Look, this is not a perfect solution. If I had written the bill, obviously it might have been somewhat different. But the frustration of the failure of the president of the United States to act that the governor — then Governor Napolitano in 2006 asked for 3,000 — asked for the National Guard to be put — sent to the border.

Jon Kyl and I have a 10-point plan including sending 3,000 National Guard to the border.

HANNITY: Well, I saw —

MCCAIN: If we can secure the border.

HANNITY: I saw that. That you called for 3,000 troops sent to the border. You did that yesterday. Where would be some of the areas that you might disagree if you were writing this bill. You said you might have — do you have disagreement with this particular bill?

MCCAIN: I think I would be more careful in its language in some respects to make sure that it's not misinterpreted in any way. It might have been more specific. But look, it's a reaction of the frustration that citizens feel.

By the way, my understanding is that 70 percent of the citizens of Arizona support this because they are frustrated, because their borders are broken.

Sean, you don't want to have citizens live where their property is violated, their homes are broken into. And our wildlife refuges have been trashed.

HANNITY: Let me ask you this. Because we're — for the benefit of time, the specifics in this bill is the police cannot check status unless the person has been stopped for some other legal reason. The idea that this could be about racial profiling is specifically addressed.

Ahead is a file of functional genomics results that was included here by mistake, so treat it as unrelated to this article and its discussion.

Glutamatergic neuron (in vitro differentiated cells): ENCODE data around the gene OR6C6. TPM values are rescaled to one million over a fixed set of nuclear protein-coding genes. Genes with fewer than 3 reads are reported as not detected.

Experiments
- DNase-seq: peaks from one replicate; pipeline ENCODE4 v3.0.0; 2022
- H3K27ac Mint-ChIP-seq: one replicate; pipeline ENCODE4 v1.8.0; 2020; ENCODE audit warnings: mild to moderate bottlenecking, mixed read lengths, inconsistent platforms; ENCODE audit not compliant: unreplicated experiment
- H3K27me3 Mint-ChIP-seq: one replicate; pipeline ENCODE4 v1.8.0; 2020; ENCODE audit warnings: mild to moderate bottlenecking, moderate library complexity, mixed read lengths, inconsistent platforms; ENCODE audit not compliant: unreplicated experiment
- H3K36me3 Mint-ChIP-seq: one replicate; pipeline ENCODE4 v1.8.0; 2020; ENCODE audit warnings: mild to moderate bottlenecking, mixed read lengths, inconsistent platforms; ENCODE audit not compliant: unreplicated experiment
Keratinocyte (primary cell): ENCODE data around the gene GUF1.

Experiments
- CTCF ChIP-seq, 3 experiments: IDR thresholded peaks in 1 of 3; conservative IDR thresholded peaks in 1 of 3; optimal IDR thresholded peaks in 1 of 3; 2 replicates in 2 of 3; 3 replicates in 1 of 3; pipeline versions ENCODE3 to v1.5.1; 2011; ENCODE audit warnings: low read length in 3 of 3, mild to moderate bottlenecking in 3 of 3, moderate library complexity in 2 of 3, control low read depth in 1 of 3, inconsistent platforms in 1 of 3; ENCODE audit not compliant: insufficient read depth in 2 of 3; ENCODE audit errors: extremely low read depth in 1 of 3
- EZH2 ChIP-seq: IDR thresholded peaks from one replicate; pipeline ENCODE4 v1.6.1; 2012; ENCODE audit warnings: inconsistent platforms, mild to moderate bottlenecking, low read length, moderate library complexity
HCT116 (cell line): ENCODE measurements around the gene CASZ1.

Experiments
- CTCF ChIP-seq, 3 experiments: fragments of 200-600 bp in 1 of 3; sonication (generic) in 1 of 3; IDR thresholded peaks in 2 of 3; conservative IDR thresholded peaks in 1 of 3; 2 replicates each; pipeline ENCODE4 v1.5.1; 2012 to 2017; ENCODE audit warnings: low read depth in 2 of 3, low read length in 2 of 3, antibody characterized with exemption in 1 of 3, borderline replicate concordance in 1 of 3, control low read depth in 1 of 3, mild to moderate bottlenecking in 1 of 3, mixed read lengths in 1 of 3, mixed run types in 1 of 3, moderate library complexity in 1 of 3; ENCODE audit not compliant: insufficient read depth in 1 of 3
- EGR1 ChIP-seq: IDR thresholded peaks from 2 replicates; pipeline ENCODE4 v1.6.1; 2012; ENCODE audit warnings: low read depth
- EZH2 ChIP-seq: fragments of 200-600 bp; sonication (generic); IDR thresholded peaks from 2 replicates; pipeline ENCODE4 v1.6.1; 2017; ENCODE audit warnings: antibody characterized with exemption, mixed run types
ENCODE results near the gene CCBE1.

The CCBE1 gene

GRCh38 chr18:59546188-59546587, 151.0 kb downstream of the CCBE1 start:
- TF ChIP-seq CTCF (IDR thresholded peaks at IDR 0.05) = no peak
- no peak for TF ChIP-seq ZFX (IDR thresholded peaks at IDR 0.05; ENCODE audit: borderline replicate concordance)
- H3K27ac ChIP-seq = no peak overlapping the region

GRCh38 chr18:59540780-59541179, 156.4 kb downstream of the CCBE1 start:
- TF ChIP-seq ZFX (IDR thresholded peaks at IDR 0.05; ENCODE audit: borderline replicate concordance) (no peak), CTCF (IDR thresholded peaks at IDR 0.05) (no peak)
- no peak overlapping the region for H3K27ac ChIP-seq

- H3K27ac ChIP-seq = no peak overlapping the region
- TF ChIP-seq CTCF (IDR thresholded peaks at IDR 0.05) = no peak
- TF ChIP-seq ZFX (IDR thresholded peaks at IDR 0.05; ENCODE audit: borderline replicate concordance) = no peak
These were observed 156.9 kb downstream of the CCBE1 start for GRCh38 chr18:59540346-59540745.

Do you agree with the premise that if somebody is pulled over for speeding or some other crime that the police then have the right, if they have suspicion, to look into one's immigration status. In principle do you agree that part of it?

MCCAIN: Absolutely. Absolutely. And look, I support the bill. I would have made it perhaps more definitive in certain respects. But to have our state flooded, not only with illegal immigrants, but with the drug cartels.

Look, they just busted a drug cartel today that was bringing 40,000 pounds of marijuana into the United States of America. Guess where — through where? Arizona. They busted an international human smuggling ring that was bringing people from as far away as China.

HANNITY: Senator, let me ask you one last question.

MCCAIN: Sure.

HANNITY: The issue of comprehensive immigration reform put you at odds with many conservatives in this particular case with me as well. I disagreed with you when we were debating during the Bush administration.

Do you have second thoughts at all about that bill? Do you think maybe any form of amnesty or people get to stay if they didn't respect our laws and sovereignty? Do you think they should maybe have to go back to their country of origin?

MCCAIN: Look, look, the violence on the border has escalated to the point where if we pass any kind of bill it would not have effect when illegal immigrants and drugs are flooding into our state.

So a year ago I said we have to secure the borders first before we do anything else. And I still believe that. And we must secure the borders first. Then we have to address the other issues including temporary legal worker program, including the people who are here illegally. But certainly, no amnesty.

HANNITY: Alright. Thank you, Senator. Appreciate your being with us. Thank you.

MCCAIN: Thank you for having me on.